Leetcode 464. Can I Win

Explanation

This problem is based on game theory and states that, in the 100 game, two players take turns adding an integer from 1 to any other number called maxChoosableInteger to a running sum. The one who causes this sum to reach or exceed a number called desiredTotal wins. The condition is that players cannot re-use integers.

Essentially, we're asked whether the first player can force a win with optimal gameplay and given the limit for the maximum number that can be chosen (maxChoosableInteger) and the target total sum (desiredTotal).

We can solve this with a Dynamic Programming (DP) approach and Bit Manipulation for optimization. Let's consider an example with maxChoosableInteger = 10, desiredTotal = 11:

  1. If the sum of 1 to maxChoosableInteger is less than desiredTotal, then it's impossible for any player to reach the desiredTotal. In our example, sum of 1 to 10 is 55, which is less than the desiredTotal (11), and so no one can win.

  2. We then define a memo dictionary to store the result of whether a player can win in a certain state. The state represents which integers have been used.

  3. We loop through all the integers and if an integer has not been used and causes the total to reach or exceed the desiredTotal, or if the next state is false (the next player cannot win), then the player can force a win.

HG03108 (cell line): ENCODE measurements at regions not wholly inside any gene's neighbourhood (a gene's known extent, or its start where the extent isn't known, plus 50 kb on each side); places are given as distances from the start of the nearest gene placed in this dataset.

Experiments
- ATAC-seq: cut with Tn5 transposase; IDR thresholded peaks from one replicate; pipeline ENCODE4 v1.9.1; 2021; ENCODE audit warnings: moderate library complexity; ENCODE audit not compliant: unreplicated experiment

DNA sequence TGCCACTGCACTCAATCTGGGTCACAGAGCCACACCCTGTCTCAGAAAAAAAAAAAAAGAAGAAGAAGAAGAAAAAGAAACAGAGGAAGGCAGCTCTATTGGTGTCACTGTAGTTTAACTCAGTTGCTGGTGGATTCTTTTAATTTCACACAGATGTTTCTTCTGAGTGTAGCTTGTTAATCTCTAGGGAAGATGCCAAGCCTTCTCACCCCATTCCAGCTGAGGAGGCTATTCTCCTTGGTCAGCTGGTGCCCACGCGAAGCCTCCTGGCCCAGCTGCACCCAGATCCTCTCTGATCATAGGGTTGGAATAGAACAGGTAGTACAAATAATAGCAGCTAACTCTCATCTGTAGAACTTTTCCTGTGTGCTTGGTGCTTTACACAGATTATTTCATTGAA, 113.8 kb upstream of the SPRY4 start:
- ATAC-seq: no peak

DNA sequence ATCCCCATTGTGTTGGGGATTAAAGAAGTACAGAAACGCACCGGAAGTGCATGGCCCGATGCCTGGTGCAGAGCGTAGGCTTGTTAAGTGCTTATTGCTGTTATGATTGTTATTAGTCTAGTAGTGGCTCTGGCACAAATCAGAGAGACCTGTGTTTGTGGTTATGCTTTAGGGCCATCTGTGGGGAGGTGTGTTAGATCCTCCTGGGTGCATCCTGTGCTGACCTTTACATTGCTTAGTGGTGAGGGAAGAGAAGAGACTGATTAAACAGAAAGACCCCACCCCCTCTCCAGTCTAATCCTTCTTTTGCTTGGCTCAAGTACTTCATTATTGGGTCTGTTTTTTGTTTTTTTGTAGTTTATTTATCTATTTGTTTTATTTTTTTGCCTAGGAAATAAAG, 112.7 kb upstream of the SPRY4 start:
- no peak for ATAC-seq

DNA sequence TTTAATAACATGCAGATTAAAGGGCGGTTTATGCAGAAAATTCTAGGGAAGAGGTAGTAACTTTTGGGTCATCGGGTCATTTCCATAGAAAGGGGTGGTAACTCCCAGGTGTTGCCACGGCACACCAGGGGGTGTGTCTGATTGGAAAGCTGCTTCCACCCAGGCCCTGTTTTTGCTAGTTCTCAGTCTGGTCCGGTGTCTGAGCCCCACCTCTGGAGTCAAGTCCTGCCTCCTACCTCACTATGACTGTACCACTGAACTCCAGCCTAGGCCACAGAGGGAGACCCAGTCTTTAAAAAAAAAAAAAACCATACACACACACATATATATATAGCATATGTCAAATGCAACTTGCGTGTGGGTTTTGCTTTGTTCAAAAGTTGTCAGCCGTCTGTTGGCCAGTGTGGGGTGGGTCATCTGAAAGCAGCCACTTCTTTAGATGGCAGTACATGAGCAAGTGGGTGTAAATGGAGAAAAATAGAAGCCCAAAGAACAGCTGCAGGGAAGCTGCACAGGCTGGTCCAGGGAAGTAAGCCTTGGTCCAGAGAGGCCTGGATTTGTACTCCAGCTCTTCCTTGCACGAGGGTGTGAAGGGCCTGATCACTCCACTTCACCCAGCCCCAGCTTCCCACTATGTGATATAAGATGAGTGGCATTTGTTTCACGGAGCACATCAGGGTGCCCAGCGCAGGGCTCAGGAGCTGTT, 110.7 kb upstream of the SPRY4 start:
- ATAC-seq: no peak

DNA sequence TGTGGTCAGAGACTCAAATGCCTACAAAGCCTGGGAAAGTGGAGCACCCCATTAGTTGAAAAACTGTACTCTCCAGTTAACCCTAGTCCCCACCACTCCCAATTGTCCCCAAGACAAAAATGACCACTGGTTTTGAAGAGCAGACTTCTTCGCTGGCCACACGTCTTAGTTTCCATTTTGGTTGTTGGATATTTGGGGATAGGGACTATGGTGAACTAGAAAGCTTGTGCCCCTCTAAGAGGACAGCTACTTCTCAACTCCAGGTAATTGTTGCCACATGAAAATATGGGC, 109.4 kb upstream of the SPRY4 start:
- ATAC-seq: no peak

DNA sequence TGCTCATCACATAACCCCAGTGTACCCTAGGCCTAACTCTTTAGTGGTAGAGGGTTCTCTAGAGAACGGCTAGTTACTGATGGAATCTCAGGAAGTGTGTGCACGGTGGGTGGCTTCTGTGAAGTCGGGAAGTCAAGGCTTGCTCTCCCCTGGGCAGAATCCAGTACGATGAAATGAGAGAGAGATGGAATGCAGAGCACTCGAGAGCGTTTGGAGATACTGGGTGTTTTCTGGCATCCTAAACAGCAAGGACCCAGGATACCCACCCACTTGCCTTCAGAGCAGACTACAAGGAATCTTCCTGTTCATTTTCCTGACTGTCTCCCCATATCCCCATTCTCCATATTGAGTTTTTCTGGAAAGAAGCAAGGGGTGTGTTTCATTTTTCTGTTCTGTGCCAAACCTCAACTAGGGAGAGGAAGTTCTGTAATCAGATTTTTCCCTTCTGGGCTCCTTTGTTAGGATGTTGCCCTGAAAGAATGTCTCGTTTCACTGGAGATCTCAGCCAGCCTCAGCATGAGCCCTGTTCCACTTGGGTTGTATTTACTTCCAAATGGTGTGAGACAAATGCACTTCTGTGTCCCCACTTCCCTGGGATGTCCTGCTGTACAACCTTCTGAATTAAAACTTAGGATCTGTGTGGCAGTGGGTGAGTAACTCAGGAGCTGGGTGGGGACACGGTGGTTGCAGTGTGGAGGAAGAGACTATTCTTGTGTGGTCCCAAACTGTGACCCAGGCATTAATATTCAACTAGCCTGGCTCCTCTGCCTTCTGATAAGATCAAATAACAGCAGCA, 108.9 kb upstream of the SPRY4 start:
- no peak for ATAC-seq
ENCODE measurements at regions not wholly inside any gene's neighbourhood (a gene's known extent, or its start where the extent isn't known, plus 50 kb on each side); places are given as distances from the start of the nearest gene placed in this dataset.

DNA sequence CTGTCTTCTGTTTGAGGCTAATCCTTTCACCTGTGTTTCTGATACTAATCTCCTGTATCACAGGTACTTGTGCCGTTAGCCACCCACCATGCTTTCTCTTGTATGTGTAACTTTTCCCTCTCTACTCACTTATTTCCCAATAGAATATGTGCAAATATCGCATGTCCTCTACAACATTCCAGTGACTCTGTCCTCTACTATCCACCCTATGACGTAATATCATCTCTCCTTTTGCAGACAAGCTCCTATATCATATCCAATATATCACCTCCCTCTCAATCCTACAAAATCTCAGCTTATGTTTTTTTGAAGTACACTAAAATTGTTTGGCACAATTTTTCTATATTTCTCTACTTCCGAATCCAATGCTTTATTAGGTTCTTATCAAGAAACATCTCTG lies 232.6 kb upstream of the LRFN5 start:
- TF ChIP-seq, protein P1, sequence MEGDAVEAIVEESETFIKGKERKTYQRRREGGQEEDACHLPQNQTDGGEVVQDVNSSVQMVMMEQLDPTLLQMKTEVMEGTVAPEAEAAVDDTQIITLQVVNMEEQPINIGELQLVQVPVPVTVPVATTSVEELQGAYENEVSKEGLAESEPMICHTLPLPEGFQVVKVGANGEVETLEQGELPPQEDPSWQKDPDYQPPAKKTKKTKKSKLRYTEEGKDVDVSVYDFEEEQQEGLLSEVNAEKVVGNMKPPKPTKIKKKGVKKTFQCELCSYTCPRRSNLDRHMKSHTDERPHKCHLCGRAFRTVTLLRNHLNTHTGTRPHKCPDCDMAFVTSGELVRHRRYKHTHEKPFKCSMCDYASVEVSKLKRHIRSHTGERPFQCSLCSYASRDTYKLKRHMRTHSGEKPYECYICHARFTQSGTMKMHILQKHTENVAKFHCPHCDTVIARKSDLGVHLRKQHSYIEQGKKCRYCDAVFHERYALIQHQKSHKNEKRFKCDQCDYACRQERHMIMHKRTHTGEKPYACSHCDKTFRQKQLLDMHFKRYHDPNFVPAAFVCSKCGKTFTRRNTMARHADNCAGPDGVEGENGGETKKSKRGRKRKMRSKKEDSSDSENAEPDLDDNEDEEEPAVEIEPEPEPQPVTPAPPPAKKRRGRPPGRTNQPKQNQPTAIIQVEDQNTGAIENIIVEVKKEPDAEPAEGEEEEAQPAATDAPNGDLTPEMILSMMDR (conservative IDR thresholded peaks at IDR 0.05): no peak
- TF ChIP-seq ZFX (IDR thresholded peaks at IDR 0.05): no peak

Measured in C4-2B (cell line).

4. For each state, if no integers can force the player to win, we set memo[state] to false and return false.

Let's see how this works in different languages.

C++ Solution

1
2c++
3class Solution {
4 public:
5  bool canIWin(int maxChoosableInteger, int desiredTotal) {
6    
7    if (desiredTotal <= 0) {
8      return true;
9    }
10  
11    int sum = maxChoosableInteger * (maxChoosableInteger + 1) / 2;
12    if (sum < desiredTotal) {
13      return false;
14    }
15
16    memo = unordered_map<int, bool>();
17    return dp(desiredTotal, 0, maxChoosableInteger);
18  }
19
20 private:
21  unordered_map<int, bool> memo;
22
23  bool dp(int total, int state, int n) {
24    
25    if (total <= 0) {
26      return false;
27    }
28
29    auto it = memo.find(state);
30    if (it != memo.end()) {
31      return it->second;
32    }